Journey to unforgettable Antarctica via the Falkland and South Georgia islands

Experience an adventure tour of Antarctica and explore the unique conditions at the end of the Earth. Embark from Ushuaia and travel through the Beagle Channel to the Falkland Islands, where a treasure trove of bird life and cheeky penguins put on a show on the rocky shores. Then head through the Antarctic Convergence on the way to South Georgia, and get your first taste of Antarctic life on this remote island made famous by Shackleton. Incredible icy bays, abandoned whaling stations and an abundance of noisy wildlife are just some of the sights to greet you before sailing further along the Antarctic Peninsular to spend days exploring the area on zodiacs, witnessing ethereal icebergs and soaking in the incredible landscapes and wildlife of Antarctica. Benefit from the navigational expertise and local knowledge of a professional crew and make the most of this once-in-a-lifetime experience.

Start
Ushuaia, Argentina
Finish
Ushuaia, Argentina
Countries
Antarctica,
Argentina
Themes
Polar, Sailing, Wildlife
Code
GQMYD
Physical rating
Cultural rating
Ages
Min 8
Group size
Min 1 Max 189
Carbon offset
2 240kg pp per trip


Highlights

  • Journey through the historic Beagle Channel and Drake Passage, looking out for rare birdlife and whales with the help of your expedition team
  • The Antarctic Peninsula is teeming with marine and birdlife. Get up close to minke, humpback and orca whales or gentoo, Adelie and chinstrap penguins on regular Zodiac cruises and landings
  • Most people will never get the chance to see the snowy mountains, icebergs and glaciers of the Great White Continent. Explore the spectacular Antarctic Peninsula from multiple perspectives on daily excursions
  • Discover the remote landscapes, wildlife and rich history of South Georgia and the Falklands Islands
  • Optional activities such as sea kayaking or polar ice camping are available on selected voyages and offer unforgettable adventures. Book early, as these sell out fast

Itinerary

Bienvenidos. Welcome to Argentina. Begin your Antarctic adventure with an overnight stay in Ushuaia, the southernmost city in the world and the capital of the Tierra del Fuego provence. Ushuaia is a relatively small city and is easy to find your way around. From Avenida San Martin, the streets run uphill and you can get a great view of the Beagle Channel from the top. If you arrive early you might also like to visit Tierra del Fuego National Park, which is located 11 km west of the city.
Today board the ship and embark through the beautiful Beagle Channel, leaving Ushuaia behind you. The channel is rich in wildlife, so rug up and head out on deck. The expedition team may be able to point out penguins, cormorants, petrels and Black-browed Albatross in the sea and air around you.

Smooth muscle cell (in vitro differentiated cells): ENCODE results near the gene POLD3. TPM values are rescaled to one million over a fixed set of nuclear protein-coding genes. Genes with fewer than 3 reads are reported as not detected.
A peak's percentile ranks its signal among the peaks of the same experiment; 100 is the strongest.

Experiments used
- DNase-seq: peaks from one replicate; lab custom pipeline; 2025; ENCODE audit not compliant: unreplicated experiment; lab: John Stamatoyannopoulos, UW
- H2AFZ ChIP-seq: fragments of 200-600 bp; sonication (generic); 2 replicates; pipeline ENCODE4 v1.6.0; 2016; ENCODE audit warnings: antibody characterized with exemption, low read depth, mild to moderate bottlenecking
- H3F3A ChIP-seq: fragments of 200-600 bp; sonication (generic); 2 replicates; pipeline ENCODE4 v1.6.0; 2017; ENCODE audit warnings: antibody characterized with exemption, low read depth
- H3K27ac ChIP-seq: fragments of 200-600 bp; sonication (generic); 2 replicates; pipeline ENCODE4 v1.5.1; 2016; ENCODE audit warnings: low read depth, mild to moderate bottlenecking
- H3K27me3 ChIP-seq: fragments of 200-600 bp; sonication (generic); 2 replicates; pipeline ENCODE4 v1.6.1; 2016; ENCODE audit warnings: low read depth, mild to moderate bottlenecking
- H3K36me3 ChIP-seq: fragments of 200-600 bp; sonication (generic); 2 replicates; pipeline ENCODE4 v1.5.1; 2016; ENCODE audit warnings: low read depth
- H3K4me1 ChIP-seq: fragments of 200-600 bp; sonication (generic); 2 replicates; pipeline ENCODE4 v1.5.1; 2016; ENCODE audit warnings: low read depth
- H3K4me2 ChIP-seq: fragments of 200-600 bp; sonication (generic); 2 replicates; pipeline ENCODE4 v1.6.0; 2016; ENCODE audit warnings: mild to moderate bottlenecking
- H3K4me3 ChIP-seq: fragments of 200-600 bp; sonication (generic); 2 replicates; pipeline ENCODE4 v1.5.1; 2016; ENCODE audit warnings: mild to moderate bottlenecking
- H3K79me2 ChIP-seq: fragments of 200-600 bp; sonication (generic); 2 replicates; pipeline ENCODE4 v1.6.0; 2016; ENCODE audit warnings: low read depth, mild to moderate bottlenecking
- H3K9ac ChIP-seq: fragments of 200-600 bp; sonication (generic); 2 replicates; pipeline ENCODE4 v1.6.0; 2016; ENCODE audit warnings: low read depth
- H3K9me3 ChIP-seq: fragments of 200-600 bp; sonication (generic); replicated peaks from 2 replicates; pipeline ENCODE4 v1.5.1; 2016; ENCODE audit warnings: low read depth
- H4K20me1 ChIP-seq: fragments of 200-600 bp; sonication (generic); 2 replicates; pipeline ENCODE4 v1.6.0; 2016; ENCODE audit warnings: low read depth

While out at sea, there is plenty to keep you entertained. Browse the ship's library and attend a series of presentations by on-board experts about Antarctic marine biology, history, geology and ornithology. Armed with this new knowledge, your Antarctic explorations and interactions with wildlife will be all the richer.
As you approach the Falkland Islands (Islas Malvinas), see a treasure-trove of birdlife emerge. Kelp Geese, rockhopper penguins and Magellanic penguins are native to the area, so use your newfound knowledge to identify the various species you come across. Depending on the weather, daily Zodiac trips will take you to various landing sites around the Falklands. Hike up rocky beachheads and socialise with the friendly local residents.

POSSIBLE LANDING SITES AND WILDLIFE SIGHTINGS - FALKLAND ISLANDS

CARCASS ISLAND
The 8 km long (five mile) island, northwest of West Falkland, belongs to Rob and Lorraine McGill. It's a picturesque island, where songbirds nest among the luxuriant growth that covers the gently rolling landscape. The island is named after a Royal Navy ship, the HMS Carcass, which arrived in 1766.

NEW ISLAND
The most southwesterly island in the archipelago is about 13 km (eight miles) long and 800 m wide. The western side of the island is a cliff 183 m high, while the eastern side slopes to the sea. Tony Chater and Ian Strange hold ownership of the island, and have turned their respective portions into nature reserves.

STANLEY
The deep-water harbour of Stanley was the economic mainstay of the Falkland area in the 19th century. Sailing ships damaged while rounding Cape Horn called in for expensive repairs, and vessels carrying fortune seekers on their way to the gold fields of California and Australia often docked at Stanley as well. Stanley is as lively as it gets in the Falklands, and the future of the port may be bright if hydrocarbon deposits off the coast prove to be abundant.

WEST POINT ISLAND
The Napier family has owned this island since the 1860s. Black-browed albatross and rockhopper penguins nest on cliffs along the water’s edge, and Commerson’s dolphins are often seen in the water surrounding the island.

The following Optional Activities are available to participate in, on some or all of the departures of this itinerary. These must be booked in advance (additional costs apply) and space is limited.

KAYAKING – Our kayaking adventures are the best way to feel at one with the sea. Taken in small groups of maximum 16 people, multiple times per voyage, kayaking adventures are only conducted during calm weather conditions. Kayaking is open to all levels of experience, however kayaking in the polar waters is not suitable for novice kayakers. Beginners interested in kayaking should first take an introductory course prior to the voyage which includes how to do a wet exit. In addition regardless of your experience, we recommend you take part in some kayaking practise prior to the voyage to ensure that you are comfortable on the water in the icy conditions.

INCLUDED OPTIONAL ACTIVITIES